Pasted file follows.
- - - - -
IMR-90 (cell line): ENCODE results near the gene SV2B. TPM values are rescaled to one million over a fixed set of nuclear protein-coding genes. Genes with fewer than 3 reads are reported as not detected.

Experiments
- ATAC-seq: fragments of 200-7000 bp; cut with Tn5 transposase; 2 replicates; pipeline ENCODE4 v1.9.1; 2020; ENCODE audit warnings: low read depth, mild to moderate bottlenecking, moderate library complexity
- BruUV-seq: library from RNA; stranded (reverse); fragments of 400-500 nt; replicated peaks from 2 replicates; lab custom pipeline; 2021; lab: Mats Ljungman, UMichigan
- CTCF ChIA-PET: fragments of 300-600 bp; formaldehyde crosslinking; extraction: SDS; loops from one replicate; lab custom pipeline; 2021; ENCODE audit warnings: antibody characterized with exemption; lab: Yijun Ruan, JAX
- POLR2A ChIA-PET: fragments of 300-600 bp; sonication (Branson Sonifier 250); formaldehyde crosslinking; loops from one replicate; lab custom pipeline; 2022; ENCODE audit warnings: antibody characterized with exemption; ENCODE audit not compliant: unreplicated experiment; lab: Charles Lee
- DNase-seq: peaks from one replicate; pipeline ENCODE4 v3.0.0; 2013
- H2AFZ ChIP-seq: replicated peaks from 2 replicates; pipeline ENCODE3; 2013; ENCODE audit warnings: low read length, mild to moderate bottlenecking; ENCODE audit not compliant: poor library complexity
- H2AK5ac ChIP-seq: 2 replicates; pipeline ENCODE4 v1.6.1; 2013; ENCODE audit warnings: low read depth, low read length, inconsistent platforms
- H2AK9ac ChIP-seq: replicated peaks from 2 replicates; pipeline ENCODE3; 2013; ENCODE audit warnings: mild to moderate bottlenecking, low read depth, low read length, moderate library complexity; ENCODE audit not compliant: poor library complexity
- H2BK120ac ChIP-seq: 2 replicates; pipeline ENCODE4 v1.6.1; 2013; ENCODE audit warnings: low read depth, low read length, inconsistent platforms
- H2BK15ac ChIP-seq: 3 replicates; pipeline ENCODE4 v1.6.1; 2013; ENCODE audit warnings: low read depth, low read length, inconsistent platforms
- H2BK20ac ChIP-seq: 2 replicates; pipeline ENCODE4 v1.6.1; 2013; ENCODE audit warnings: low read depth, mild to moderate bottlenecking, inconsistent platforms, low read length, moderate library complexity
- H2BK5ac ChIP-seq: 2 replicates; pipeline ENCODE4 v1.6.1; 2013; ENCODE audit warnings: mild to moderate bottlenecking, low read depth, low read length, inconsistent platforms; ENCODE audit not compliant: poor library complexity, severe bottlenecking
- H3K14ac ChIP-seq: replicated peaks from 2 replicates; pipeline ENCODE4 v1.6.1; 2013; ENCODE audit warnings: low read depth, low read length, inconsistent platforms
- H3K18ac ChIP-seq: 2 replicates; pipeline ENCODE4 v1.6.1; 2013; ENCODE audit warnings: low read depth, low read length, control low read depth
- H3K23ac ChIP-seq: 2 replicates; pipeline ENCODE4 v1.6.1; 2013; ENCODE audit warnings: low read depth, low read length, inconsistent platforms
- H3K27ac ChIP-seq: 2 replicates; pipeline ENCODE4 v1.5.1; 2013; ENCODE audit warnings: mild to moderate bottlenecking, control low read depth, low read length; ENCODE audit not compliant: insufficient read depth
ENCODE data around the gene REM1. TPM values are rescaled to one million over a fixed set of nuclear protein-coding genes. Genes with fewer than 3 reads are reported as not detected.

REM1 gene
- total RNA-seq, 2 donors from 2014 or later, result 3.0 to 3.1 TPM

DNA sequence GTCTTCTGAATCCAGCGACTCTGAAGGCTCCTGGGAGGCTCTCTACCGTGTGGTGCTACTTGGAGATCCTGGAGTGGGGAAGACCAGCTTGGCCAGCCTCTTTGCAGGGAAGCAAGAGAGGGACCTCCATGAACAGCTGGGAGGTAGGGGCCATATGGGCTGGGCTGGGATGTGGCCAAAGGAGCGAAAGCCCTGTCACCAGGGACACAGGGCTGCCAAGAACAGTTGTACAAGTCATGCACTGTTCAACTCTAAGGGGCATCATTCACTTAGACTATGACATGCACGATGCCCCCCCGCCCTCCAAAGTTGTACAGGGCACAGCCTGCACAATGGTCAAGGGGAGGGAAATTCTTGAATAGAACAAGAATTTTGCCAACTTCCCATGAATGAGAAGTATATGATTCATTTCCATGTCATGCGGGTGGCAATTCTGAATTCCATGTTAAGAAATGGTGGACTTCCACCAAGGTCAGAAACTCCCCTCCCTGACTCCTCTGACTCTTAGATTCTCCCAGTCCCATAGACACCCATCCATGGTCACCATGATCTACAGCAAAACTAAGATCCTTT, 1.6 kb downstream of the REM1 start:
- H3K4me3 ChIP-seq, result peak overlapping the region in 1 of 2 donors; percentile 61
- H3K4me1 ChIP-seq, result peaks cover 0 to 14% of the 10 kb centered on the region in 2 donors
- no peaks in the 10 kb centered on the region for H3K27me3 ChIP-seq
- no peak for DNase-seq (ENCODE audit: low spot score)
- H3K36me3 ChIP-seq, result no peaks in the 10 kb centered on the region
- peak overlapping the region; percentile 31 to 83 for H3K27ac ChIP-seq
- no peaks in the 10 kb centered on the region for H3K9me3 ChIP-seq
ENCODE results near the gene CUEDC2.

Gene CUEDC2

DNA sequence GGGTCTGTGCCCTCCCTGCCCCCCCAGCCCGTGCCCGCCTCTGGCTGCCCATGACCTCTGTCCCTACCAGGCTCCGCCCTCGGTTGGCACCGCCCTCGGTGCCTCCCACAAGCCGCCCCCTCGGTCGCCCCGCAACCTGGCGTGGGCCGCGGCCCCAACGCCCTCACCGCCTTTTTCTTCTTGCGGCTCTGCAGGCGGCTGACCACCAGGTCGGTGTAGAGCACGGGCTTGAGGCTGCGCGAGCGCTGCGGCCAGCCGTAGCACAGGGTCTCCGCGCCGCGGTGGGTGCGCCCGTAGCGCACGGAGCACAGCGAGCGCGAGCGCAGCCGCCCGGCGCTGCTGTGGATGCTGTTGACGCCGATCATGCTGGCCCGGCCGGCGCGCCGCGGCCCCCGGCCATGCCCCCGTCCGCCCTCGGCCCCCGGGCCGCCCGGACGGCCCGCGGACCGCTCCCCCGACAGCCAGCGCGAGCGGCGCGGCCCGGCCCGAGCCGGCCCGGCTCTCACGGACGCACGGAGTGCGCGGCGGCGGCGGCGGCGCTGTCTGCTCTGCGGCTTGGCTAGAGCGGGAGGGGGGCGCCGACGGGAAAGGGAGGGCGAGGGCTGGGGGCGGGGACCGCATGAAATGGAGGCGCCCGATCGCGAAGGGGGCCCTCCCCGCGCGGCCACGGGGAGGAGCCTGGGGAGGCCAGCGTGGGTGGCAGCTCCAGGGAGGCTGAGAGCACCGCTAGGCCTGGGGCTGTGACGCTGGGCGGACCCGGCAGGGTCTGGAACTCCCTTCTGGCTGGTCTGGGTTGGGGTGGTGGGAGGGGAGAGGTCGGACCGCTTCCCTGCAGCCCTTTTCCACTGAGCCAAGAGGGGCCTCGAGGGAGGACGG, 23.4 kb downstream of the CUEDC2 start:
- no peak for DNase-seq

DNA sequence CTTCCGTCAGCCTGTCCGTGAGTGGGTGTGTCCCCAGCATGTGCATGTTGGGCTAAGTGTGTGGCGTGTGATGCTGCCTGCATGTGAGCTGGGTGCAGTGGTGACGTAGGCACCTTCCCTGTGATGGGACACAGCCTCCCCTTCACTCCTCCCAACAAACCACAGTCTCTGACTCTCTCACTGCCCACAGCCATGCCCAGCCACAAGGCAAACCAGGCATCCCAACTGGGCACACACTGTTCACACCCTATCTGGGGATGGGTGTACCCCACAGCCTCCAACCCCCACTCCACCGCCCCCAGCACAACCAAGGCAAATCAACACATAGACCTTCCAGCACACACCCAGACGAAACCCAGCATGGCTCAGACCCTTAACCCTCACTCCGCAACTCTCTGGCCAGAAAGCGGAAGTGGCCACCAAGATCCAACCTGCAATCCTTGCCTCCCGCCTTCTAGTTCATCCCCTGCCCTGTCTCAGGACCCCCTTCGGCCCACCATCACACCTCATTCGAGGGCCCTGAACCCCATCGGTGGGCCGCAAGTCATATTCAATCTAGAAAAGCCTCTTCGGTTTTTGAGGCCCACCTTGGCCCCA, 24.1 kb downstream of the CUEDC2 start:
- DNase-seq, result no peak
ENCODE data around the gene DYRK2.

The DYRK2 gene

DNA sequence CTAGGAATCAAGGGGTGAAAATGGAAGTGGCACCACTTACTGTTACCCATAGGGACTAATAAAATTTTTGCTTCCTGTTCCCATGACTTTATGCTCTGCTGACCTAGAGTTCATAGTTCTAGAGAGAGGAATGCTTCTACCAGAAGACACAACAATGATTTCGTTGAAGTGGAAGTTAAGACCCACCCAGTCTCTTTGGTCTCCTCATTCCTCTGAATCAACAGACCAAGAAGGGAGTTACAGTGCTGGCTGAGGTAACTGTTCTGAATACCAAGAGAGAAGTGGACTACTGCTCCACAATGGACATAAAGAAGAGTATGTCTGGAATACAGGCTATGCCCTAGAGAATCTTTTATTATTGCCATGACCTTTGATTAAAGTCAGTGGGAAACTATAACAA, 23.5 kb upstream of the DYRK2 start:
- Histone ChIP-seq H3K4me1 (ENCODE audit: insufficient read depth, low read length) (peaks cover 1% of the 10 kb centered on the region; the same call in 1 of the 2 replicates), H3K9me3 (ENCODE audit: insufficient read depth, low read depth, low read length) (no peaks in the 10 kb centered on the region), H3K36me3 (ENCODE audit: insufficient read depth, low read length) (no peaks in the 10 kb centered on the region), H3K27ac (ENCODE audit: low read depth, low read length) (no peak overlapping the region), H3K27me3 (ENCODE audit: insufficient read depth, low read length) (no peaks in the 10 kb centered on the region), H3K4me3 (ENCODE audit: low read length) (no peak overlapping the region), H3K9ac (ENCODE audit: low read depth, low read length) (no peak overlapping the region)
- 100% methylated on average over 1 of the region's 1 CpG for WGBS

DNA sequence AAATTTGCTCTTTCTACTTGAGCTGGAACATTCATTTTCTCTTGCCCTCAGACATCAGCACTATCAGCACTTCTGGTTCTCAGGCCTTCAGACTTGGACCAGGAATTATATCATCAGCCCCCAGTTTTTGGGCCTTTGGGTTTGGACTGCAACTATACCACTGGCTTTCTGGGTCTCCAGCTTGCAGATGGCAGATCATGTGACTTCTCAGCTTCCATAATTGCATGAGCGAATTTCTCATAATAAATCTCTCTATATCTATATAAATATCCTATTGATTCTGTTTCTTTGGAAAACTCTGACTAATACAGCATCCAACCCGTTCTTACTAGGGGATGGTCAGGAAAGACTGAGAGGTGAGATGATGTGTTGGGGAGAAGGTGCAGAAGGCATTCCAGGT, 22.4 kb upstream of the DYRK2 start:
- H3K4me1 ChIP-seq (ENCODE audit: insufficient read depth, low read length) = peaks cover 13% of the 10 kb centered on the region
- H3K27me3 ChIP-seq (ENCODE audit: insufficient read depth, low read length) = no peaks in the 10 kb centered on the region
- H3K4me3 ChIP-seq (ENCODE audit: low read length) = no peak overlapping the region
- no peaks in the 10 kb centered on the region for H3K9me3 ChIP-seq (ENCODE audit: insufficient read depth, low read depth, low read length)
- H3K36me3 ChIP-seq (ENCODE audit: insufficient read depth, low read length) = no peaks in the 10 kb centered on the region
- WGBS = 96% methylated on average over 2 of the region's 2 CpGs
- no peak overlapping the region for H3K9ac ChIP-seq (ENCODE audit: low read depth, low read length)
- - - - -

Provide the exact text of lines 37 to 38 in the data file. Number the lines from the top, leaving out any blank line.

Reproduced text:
The DYRK2 gene

DNA sequence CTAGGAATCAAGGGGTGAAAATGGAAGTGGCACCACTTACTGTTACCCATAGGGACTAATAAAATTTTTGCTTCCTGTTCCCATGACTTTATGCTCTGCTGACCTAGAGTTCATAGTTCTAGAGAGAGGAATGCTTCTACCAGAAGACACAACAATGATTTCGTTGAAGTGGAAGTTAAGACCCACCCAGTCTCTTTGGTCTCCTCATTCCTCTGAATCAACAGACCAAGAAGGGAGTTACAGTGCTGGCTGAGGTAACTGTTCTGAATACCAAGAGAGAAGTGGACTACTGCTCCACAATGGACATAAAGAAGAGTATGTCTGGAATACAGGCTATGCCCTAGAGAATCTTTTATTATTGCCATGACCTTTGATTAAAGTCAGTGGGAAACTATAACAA, 23.5 kb upstream of the DYRK2 start: